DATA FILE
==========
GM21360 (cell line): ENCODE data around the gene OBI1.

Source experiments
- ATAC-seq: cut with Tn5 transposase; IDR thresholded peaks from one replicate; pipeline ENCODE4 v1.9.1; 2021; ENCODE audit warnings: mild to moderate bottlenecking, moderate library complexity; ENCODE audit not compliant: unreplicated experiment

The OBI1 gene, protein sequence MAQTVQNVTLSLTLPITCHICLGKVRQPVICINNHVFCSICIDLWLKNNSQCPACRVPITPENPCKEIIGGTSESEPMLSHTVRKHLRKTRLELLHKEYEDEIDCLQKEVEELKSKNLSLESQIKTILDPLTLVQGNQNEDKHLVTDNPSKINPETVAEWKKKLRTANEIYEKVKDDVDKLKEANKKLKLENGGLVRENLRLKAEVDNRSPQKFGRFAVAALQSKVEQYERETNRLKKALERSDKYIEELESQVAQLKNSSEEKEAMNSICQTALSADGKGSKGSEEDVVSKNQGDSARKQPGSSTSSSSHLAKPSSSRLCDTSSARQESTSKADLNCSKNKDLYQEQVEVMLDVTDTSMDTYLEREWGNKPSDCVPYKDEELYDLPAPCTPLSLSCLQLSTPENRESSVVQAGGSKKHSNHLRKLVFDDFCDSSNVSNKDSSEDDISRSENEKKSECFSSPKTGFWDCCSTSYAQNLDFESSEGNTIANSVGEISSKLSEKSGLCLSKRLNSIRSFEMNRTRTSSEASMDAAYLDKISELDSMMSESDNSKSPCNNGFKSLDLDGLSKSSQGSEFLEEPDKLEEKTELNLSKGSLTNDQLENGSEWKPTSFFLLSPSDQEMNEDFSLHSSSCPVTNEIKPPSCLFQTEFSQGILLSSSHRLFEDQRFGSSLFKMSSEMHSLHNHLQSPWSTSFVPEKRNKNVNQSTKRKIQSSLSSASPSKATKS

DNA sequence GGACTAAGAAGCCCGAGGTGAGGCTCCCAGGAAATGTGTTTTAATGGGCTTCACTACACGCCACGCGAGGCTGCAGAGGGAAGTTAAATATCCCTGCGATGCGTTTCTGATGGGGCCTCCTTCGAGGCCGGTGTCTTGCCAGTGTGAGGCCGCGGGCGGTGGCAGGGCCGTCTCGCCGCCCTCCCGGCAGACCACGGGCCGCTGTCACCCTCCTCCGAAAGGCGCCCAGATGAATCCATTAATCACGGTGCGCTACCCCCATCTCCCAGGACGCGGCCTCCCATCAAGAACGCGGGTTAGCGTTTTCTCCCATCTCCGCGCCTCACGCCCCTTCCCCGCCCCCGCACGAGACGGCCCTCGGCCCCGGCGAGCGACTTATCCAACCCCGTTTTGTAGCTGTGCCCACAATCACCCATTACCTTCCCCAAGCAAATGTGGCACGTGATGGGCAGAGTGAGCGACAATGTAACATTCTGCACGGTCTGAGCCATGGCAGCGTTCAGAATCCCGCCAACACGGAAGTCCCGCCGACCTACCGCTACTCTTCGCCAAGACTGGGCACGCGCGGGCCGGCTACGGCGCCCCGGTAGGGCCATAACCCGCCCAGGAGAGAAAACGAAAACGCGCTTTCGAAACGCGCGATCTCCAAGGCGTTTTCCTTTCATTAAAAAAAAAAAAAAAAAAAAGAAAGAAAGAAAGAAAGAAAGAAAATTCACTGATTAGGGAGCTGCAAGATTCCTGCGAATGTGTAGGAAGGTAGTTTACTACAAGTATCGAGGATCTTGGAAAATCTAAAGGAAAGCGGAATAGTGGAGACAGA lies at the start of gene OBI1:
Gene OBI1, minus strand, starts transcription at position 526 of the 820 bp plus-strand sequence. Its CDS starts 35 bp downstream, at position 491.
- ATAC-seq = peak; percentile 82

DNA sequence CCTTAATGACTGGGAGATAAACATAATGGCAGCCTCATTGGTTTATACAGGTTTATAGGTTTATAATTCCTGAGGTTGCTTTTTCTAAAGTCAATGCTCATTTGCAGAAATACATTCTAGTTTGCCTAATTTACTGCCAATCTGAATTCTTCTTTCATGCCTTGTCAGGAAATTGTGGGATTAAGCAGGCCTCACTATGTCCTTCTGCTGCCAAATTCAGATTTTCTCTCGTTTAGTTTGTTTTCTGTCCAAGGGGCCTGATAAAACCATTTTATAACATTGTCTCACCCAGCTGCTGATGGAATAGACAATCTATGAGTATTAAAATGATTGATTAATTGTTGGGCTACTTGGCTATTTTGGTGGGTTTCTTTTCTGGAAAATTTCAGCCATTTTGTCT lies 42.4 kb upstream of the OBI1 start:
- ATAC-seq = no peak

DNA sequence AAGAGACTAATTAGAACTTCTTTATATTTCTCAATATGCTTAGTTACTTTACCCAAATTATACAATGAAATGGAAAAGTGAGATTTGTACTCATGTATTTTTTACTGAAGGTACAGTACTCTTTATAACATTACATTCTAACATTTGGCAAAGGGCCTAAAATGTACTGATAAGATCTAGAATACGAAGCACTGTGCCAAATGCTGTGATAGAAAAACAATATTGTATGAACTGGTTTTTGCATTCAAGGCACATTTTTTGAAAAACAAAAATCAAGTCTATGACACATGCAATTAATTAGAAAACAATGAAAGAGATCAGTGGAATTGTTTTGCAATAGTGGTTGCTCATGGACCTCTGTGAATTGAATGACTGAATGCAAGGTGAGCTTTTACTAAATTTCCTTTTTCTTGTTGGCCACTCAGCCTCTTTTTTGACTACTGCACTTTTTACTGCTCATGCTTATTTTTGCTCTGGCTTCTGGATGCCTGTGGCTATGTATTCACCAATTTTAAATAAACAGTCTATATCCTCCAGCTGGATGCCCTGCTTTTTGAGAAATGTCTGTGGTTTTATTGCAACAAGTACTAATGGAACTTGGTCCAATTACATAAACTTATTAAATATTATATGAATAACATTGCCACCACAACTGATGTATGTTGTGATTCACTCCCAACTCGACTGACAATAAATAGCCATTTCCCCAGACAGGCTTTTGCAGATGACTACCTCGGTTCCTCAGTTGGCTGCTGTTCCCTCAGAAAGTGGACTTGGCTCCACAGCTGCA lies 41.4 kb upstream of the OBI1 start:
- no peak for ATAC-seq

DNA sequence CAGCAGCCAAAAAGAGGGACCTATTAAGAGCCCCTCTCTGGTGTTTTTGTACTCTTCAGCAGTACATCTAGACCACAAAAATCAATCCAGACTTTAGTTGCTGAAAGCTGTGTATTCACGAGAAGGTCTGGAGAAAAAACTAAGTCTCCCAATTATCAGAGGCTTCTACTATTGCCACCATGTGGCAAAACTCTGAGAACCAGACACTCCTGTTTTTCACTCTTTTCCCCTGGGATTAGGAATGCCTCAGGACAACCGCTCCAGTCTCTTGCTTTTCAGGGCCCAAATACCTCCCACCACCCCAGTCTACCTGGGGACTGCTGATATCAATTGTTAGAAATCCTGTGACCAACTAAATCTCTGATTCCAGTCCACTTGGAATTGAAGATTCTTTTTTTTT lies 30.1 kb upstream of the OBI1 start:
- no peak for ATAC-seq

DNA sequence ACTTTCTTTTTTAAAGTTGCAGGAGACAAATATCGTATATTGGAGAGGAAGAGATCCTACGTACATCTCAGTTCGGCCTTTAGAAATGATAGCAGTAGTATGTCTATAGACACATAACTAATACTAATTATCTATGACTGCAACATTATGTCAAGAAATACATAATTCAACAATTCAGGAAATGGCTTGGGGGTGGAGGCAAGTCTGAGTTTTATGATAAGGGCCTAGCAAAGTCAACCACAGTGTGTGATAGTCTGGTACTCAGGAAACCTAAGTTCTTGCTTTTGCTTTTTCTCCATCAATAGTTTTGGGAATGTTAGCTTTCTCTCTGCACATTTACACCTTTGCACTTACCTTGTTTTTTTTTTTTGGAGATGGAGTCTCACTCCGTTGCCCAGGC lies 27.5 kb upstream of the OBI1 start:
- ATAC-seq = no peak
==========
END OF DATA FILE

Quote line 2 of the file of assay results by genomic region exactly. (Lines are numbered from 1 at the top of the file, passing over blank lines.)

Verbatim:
Source experiments